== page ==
Saturday, 29 February 2020

Review: #TheWalkingDead S10x10 STALKER #TWD #TWDFamily

Previously:
Review: S10x09 SQUEEZE


Written by: Jim Barnes
Directed by: Bronwen Hughes (also directed Breaking Bad, Better Call Saul and Queen of the South)




Another excellent episode, in which Gabriel channelled Merle and Daryl/Carol at their worst, with his talk of chopping off fingers and pulling teeth, and no one killed the person you thought they were about to... 



When Laura entered the cell and held the big speary thing at Beta's neck, I couldn't help thinking, 'Yeah, but when Gabriel said keep them alive, he might not have meant this guy'.  The sight of his hand rising, Carrie-like, from Dante's grave, then his two-knives-in-hand silhouette were truly 'oh shit' moments—we've already seen that this is a chap who can recover from being thrown down a lift shaft.  Might have been useful for Laura to have remembered that, and applied spear to neck, sharpish.



When Beta sat and waited for the dead Alexandrians to turn and walk out into the community, I had one thought: how much must he stink, for them to walk right past him?  No wonder Alpha wanted a piece of nice, relatively clean Negan instead. I did love the idea of Judith killing him - a pity he was wearing the slain highwayman's breastplate.  I so hope TWD carries on for many seasons yet to come, because in a few years Judith is going to be awesome; Rick, Lori, Shane, Carl and Michonne would be so proud.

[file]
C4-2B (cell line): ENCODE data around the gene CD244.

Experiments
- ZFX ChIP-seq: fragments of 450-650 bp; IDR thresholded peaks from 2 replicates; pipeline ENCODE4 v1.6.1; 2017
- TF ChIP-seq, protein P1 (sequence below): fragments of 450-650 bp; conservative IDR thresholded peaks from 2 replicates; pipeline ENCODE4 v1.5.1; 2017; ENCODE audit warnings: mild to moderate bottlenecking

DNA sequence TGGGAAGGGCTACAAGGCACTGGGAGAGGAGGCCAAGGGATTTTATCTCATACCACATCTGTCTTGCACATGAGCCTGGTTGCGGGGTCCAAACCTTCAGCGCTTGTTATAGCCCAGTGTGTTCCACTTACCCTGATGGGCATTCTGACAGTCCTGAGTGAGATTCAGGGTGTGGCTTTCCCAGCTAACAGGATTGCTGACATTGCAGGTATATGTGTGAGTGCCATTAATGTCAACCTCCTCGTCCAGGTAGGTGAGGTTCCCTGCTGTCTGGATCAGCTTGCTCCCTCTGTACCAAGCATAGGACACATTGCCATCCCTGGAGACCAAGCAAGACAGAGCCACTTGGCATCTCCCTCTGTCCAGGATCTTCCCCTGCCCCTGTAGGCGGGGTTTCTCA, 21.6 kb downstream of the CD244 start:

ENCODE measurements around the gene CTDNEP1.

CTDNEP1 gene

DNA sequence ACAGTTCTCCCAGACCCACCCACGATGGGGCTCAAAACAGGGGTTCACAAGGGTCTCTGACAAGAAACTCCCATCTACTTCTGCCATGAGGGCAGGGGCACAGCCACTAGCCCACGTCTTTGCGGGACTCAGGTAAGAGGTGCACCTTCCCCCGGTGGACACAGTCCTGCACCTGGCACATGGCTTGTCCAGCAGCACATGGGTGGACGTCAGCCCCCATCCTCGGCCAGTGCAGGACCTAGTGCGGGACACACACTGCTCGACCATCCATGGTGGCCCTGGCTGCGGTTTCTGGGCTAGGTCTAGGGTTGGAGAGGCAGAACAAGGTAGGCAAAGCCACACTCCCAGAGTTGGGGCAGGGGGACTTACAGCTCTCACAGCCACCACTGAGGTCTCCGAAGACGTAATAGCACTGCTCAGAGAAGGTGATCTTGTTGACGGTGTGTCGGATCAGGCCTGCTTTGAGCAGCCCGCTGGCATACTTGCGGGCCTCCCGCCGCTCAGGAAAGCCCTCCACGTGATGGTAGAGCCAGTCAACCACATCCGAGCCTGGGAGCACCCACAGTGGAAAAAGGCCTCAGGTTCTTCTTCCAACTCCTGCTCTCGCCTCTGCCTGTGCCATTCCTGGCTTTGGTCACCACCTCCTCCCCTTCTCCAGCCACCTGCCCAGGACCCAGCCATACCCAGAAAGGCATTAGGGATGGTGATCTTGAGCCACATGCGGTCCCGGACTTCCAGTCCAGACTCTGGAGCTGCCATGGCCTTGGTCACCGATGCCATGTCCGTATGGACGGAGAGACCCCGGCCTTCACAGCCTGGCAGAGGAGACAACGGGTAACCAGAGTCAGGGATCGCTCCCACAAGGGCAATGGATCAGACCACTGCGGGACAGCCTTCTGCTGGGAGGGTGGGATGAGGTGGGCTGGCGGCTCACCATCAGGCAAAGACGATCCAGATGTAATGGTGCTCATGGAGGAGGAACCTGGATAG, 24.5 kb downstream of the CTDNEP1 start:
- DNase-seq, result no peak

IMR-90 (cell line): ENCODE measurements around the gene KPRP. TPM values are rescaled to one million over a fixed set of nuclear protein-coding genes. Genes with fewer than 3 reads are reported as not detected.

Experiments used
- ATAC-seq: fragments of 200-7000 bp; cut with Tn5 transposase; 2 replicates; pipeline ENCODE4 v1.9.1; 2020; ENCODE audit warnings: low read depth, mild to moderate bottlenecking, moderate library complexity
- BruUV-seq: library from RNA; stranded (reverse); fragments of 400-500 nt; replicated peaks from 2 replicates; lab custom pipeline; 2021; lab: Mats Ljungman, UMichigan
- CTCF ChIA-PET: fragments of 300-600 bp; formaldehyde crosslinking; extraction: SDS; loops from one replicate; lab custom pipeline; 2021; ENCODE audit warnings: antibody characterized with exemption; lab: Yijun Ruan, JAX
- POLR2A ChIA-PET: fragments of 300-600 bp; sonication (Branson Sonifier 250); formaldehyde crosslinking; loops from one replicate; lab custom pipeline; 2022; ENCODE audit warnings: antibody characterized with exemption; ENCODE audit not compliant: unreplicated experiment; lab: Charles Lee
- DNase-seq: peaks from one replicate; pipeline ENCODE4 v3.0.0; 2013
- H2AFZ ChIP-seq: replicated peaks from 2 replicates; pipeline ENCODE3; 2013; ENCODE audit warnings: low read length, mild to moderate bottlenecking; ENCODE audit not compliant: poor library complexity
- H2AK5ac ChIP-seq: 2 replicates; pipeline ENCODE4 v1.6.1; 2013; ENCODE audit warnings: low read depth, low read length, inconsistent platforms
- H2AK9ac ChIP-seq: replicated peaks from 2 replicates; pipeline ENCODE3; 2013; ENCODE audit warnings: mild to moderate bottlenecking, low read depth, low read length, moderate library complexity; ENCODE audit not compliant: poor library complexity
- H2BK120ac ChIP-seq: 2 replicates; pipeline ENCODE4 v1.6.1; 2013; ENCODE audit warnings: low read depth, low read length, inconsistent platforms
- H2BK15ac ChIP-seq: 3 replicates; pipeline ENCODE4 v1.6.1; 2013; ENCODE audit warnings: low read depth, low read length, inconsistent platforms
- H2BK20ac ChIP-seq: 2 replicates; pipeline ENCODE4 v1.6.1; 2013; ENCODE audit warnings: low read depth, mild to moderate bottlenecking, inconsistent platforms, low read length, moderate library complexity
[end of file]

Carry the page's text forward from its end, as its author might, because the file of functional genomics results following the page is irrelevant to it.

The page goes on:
So who does the 'Stalker' of the title refer to?  Daryl, Alpha, Beta—or Lydia, who's been stalking all of them?  Just when you were wondering when she would make her reappearance; I've never much cared for the character, but she's on my ๐Ÿ‘ list now, for saving Daryl's life.  No one could blame her for not being able to kill her mother.  That will be left for Carol to do, I am sure.


The scenes of Daryl hitting out blindly with bloodied eyes, with no crossbow, no gun, no Dog and no back-up, were so hard to watch, as later, when he was failing to the extent that he could hardly even speak to Alpha.  Surely his lowest moment, even worse than the cell at the Sanctuary—he's argued with Carol, Connie is missing presumed dead, and he's all alone and bleeding out.  But he saved Lydia, so she helped him.  As Morgan so wisely says, everything gets a return.


Meanwhile, back at Alexandria, it was good to see longer-standing characters like the lovely Scott and sensible Laura (sensible for seeing that Rick's way was the right way, unlike Alpha's) get more screen time.  Alas, it appears that Laura is dead (confirmed) - another waste of a potentially good character.  Shame.